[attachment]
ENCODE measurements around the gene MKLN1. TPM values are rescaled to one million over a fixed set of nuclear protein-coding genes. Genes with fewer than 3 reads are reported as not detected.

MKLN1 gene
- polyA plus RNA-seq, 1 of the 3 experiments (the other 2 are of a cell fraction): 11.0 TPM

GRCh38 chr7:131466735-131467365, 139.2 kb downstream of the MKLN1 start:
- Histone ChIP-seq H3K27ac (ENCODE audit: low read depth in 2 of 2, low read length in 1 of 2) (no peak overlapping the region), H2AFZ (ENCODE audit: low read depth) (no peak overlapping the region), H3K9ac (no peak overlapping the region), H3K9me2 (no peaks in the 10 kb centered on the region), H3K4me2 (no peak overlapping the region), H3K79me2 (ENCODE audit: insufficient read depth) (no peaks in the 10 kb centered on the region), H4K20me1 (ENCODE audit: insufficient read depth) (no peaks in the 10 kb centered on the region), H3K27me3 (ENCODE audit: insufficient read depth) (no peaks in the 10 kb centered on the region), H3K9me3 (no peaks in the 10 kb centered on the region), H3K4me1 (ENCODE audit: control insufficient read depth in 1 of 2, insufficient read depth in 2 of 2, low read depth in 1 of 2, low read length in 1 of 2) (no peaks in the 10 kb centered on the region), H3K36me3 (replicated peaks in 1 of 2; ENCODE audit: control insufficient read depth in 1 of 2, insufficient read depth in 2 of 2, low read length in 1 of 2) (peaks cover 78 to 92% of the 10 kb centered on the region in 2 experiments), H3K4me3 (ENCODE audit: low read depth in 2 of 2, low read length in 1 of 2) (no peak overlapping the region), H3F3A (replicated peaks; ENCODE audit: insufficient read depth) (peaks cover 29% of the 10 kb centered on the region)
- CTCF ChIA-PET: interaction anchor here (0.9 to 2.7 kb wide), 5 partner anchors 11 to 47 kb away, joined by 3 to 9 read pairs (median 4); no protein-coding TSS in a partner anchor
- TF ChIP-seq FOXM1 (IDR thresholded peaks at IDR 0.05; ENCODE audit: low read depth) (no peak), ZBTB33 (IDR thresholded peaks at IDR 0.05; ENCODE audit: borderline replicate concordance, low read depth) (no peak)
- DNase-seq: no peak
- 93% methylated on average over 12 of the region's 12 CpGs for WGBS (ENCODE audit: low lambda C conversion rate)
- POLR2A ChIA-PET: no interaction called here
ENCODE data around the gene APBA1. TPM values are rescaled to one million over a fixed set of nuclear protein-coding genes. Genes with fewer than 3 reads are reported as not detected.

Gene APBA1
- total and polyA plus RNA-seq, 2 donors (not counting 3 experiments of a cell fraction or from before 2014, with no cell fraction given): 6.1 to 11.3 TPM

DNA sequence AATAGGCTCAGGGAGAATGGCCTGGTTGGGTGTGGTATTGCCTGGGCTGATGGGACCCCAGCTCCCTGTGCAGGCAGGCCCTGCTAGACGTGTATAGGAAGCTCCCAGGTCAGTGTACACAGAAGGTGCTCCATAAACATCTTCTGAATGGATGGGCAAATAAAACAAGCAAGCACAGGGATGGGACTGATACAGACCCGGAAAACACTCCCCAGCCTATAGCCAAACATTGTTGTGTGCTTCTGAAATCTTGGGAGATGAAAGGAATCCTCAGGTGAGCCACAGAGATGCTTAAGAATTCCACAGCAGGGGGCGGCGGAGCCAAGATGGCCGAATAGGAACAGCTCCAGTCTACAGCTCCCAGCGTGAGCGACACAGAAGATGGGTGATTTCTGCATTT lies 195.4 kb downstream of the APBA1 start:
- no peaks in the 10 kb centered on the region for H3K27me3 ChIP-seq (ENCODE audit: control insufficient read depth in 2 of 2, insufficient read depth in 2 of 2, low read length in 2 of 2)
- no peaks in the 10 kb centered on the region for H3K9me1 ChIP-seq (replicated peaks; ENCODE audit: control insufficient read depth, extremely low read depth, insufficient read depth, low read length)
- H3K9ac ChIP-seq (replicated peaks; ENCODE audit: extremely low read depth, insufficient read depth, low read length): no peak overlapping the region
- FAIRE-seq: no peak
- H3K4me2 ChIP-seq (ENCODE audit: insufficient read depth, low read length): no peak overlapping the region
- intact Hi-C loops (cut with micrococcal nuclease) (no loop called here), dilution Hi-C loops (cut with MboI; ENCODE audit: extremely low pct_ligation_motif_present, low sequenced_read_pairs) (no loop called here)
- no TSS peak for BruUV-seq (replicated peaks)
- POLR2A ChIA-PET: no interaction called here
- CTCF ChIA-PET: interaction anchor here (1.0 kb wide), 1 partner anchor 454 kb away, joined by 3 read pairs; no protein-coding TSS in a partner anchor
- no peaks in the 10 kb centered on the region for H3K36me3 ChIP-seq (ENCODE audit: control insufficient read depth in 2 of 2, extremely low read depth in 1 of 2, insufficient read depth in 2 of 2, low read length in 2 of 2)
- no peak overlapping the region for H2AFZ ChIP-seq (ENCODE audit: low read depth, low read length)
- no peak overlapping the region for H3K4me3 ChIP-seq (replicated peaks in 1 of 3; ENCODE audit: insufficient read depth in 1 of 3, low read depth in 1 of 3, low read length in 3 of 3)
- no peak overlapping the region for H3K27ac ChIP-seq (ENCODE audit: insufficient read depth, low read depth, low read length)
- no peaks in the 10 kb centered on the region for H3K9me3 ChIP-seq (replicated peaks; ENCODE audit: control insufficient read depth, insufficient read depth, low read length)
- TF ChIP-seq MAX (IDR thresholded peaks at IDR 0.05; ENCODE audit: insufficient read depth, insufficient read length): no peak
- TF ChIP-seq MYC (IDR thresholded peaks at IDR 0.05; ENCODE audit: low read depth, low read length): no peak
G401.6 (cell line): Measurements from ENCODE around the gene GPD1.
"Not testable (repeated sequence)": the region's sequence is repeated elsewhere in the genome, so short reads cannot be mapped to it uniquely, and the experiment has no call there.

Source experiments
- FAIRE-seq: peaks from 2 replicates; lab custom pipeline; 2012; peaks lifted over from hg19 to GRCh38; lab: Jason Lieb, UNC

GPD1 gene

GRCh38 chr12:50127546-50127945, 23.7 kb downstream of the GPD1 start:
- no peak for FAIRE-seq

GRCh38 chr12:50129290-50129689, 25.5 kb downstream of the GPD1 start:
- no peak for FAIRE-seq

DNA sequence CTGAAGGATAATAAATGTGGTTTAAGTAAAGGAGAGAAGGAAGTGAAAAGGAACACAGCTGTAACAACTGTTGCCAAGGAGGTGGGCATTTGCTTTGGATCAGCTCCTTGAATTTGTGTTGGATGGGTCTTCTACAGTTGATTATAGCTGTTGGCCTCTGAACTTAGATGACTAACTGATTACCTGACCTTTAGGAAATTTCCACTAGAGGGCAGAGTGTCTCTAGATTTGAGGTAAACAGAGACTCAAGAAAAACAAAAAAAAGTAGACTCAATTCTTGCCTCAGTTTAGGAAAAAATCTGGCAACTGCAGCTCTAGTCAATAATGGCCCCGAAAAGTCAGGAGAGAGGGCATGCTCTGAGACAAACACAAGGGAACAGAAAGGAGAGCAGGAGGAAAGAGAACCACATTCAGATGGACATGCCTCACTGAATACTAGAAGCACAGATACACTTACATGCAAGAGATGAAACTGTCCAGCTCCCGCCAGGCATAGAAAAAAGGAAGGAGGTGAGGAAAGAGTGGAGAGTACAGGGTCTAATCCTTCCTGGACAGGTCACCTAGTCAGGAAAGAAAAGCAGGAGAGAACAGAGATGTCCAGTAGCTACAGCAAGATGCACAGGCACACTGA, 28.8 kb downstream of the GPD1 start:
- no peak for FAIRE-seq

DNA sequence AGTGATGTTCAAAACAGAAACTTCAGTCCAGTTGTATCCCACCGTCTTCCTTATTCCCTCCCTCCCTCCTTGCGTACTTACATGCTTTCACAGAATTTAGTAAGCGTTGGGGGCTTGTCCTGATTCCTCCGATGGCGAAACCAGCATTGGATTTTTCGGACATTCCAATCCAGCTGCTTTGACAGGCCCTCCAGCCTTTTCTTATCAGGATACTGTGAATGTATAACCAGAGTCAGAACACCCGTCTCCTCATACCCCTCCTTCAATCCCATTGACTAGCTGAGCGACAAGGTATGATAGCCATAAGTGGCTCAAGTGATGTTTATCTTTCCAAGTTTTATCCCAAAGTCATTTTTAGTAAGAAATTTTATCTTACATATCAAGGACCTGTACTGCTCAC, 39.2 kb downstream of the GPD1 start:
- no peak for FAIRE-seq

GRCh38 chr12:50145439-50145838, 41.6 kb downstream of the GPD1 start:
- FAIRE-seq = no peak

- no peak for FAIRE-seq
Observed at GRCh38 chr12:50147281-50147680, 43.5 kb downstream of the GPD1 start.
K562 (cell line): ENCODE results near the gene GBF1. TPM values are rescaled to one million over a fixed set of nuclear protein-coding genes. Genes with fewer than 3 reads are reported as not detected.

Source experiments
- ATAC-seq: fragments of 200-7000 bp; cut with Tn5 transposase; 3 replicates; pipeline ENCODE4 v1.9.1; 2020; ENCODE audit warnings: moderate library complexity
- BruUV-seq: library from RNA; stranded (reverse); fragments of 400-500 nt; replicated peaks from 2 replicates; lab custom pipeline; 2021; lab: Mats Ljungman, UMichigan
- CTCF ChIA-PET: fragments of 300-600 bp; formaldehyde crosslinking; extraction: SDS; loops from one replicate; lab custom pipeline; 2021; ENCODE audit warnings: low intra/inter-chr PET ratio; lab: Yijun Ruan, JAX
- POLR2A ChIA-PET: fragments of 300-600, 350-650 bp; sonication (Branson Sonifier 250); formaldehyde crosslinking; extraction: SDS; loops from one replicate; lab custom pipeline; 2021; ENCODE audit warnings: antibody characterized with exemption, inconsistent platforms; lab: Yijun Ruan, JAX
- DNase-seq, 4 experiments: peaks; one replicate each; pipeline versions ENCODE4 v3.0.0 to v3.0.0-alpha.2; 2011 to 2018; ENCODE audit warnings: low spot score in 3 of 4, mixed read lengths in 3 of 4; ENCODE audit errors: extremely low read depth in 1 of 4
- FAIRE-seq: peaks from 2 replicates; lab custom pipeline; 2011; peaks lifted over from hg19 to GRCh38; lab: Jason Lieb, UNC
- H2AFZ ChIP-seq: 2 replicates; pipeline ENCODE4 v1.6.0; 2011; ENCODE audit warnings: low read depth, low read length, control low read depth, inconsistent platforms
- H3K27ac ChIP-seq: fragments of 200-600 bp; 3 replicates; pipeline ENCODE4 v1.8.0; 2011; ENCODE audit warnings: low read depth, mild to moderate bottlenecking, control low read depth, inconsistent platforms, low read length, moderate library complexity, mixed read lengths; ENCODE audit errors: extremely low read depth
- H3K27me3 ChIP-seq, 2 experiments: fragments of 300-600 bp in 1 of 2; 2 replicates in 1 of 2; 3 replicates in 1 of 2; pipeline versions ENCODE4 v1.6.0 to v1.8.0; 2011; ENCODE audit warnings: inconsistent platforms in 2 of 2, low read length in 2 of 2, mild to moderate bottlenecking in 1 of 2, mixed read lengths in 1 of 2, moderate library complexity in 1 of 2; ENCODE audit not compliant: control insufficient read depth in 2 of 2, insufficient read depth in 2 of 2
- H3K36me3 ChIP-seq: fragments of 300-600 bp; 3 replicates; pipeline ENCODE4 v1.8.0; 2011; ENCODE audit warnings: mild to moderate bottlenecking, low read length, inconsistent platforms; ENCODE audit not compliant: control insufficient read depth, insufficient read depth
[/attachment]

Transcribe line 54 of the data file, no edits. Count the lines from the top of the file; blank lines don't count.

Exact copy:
- DNase-seq, 4 experiments: peaks; one replicate each; pipeline versions ENCODE4 v3.0.0 to v3.0.0-alpha.2; 2011 to 2018; ENCODE audit warnings: low spot score in 3 of 4, mixed read lengths in 3 of 4; ENCODE audit errors: extremely low read depth in 1 of 4